Al Bedwell, Director, Global Powertrain
21 March 2023
E-fuels may now be allowed to form part of the powertrain mix for new LVs in Europe beyond 2035, but many headwinds to deployment remain
21 March 2023
Following intense lobbying from some of Germany’s premium vehicle makers and the prospect of the EU’s flagship 2035 zero CO2 vehicle policy being scuppered at the final hurdle by abstention from Germany and pushback from Italy, it seems that e-fuels will be allowed to form part of the powertrain mix for new Light Vehicles (LVs) in the EU and EU+ markets beyond 2035.
Surely this is win-win for both regulators and the industry: new ICE cars will be net-zero CO2 in use, OEMs can have greater control over the disruptive phase-out of combustion cars and the existing ICE fleet can decarbonise at a stroke.
Then again, vehicles operating on e-fuels do have tailpipe emissions, which impact local air quality, if not net CO2 emissions. At the very least, this is at odds with the spirit of the EU zero CO2 mandate and clearly not something that regulators envisaged when the 2035 proposal was drawn up (hence the recent stand-off over e-fuels). However, pragmatism rules the day and better to get the legislation through, albeit with a few unpalatable concessions, than for it to stall and throw the industry into confusion and even paralysis.
But how likely is it that e-fuels could form a significant part of the powertrain mix in Europe in 2035? Despite their prima facie attractiveness, there remain many headwinds to their widespread deployment:
But it’s not all doom and gloom for e-fuels. The production outlook could be far rosier if the carbon capture industry blossoms. E-fuels can be made by combining hydrogen produced using renewable electricity with carbon captured from industrial emissions or, more beneficially, direct from air (DAC). This has the benefit of reducing CO2 intensity in the atmosphere while at the same time producing a net zero carbon fuel.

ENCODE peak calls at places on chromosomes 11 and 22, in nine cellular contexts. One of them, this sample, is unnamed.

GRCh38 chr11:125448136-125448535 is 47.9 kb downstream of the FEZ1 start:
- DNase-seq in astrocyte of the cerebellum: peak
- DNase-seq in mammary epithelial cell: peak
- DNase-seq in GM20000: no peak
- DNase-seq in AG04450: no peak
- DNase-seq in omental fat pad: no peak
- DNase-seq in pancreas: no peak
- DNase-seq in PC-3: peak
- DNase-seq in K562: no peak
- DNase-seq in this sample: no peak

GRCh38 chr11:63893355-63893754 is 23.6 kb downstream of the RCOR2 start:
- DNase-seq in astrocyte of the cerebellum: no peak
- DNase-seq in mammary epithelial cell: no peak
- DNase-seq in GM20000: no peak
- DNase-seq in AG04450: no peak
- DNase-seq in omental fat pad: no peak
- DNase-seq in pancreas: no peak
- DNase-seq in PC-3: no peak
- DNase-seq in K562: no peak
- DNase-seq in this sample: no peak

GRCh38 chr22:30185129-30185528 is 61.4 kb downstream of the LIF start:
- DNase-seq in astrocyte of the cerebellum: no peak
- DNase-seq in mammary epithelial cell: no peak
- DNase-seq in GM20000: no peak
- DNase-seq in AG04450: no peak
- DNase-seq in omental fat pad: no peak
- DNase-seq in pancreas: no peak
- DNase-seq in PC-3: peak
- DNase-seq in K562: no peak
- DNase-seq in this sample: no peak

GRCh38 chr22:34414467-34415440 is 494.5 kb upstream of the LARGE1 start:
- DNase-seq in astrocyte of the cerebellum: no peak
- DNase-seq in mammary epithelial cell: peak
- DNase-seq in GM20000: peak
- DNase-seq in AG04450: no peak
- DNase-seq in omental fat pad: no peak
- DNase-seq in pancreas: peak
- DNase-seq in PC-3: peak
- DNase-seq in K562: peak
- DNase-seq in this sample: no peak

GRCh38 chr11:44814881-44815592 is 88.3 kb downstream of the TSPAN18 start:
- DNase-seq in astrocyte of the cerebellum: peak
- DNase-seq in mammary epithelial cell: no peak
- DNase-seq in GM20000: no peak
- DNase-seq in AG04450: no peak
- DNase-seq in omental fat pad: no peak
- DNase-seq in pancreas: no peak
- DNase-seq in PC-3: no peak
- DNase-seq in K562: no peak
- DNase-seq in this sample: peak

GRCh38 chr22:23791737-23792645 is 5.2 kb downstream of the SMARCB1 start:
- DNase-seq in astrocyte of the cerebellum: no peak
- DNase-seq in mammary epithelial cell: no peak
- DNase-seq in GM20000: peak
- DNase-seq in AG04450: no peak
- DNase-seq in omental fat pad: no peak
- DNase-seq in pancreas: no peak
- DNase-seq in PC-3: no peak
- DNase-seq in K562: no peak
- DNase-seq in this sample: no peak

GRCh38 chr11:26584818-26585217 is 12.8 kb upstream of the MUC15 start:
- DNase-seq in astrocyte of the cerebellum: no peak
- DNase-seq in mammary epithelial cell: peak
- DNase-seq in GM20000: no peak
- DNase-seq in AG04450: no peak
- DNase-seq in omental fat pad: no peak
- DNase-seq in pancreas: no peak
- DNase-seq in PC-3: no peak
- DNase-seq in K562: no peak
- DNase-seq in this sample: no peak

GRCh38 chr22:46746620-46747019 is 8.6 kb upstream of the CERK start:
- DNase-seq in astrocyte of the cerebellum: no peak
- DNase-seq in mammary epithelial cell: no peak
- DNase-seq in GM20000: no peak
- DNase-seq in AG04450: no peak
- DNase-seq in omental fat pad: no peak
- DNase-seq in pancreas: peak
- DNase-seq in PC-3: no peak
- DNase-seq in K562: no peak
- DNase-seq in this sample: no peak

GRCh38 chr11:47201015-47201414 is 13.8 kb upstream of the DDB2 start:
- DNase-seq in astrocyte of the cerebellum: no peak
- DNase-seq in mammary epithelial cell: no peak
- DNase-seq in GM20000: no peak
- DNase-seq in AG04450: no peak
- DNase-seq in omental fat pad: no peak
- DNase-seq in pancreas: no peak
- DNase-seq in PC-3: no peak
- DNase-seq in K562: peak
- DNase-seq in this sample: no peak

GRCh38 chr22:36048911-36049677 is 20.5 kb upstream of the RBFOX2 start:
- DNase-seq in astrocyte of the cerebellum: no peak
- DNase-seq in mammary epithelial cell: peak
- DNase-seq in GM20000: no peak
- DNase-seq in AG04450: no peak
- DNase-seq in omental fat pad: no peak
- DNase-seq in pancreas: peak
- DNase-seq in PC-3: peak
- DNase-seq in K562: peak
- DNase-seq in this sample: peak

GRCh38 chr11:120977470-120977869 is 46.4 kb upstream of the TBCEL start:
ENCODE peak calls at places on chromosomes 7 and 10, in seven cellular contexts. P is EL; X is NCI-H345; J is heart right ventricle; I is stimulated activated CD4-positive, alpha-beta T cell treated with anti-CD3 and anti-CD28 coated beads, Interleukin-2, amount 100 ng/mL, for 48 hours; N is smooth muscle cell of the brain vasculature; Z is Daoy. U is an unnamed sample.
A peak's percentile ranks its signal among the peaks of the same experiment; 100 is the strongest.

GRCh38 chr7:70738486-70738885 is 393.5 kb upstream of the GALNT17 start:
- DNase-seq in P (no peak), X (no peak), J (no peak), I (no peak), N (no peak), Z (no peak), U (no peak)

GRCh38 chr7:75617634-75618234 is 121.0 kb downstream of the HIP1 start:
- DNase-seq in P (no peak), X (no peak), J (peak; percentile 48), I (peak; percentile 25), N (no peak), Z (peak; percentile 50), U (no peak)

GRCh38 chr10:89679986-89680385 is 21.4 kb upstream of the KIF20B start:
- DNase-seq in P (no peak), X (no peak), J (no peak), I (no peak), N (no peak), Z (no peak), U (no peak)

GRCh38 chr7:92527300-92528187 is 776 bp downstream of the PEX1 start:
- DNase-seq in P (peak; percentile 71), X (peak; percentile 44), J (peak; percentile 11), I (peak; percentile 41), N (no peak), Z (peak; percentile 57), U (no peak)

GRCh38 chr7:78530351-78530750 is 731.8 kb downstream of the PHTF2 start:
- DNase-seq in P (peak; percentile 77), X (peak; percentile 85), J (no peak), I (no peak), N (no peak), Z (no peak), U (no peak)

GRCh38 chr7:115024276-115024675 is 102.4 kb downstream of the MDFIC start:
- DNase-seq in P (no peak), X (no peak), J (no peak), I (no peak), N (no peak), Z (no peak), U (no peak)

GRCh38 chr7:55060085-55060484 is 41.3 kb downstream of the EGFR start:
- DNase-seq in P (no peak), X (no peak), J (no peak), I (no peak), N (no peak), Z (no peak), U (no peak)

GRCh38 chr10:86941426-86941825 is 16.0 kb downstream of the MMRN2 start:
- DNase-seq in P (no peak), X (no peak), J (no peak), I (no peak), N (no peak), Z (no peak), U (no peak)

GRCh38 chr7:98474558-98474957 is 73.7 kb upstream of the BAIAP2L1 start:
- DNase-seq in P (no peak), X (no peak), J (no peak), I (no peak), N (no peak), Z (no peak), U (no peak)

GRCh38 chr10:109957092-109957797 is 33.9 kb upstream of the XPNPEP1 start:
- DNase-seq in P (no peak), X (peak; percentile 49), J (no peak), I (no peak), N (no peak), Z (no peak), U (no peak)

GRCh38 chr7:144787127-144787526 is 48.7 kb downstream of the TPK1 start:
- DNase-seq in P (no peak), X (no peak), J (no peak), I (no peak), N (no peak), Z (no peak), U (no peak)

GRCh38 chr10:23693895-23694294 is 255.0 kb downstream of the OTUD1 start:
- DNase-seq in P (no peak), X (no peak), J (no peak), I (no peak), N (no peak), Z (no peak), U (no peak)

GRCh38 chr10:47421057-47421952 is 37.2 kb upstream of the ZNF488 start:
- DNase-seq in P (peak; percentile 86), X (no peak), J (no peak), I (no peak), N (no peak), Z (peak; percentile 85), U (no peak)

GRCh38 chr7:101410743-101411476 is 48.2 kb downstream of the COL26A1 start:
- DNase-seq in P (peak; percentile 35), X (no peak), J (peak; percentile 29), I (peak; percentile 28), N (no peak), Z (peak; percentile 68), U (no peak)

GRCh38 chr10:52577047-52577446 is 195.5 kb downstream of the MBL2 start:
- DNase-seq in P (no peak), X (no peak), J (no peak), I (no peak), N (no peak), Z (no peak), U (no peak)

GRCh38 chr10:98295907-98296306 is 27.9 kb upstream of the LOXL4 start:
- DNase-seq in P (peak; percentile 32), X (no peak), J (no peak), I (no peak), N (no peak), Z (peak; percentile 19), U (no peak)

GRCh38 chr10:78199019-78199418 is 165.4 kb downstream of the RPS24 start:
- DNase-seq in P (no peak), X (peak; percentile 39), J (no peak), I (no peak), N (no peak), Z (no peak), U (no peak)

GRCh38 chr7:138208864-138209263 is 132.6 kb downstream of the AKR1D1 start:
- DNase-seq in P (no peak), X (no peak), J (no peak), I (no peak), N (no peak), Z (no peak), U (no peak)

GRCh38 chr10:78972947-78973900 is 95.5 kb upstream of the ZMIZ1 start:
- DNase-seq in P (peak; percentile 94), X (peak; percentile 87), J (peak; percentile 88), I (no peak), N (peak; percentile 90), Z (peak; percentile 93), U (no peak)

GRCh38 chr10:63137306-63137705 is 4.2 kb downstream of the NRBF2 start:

A more positive scenario for e-fuel supply could emerge if/when:
However, such a scenario depends on a radical global agreement to tackle CO2 by means of a huge investment in its removal from the air. This would be hard to achieve and combined with the time required to achieve global renewable electricity generation means that even if this scenario played out, it would take at least a decade to accomplish and could be discounted in the 2035-time horizon.
And let’s not forget, most e-fuel will go to the aviation sector which faces a crisis if an alternative to kerosene cannot be found. Annual aviation fuel use is about seven times less than gasoline use for cars (90 bn gallons versus 600 bn). But a quick look at e-fuel plants that will be producing e-kerosene by 2026 gives an annual production figure of less than 2 bn gallons by that time – way below what the aviation sector uses each year. So, the aviation sector’s hunger for e-fuel would not be satisfied for a very long time – there won’t be lots of spare e-fuel looking for a home in the LV sector. Total e-fuel production (e-diesel + e-kerosene + e-methanol) is likely to be sub-5 bn gallons by mid-decade. Even if all 2026 e-fuel production was allocated to e-methanol for road vehicles (it won’t be), it might only be sufficient for less than 1% of the annual 600 bn gallons required.
To sum up: Yes, e-fuels might be a player in the LV sector in Europe in 2035 and beyond. But they won’t be a big one. ICE fleet decarbonisation via e-fuel sounds enticing but it will occur naturally as BEVs replace ICE vehicles – the 2035 ZEV target was chosen so that by 2050 this process will have been completed. Right now, e-fuels are a hot topic, offering a way for an industry undergoing enormous change to get some politically useful concessions from regulators. But the evidence today points to e-fuels in Europe’s Light Vehicle sector being backed into a very small corner, or not getting off the ground at all.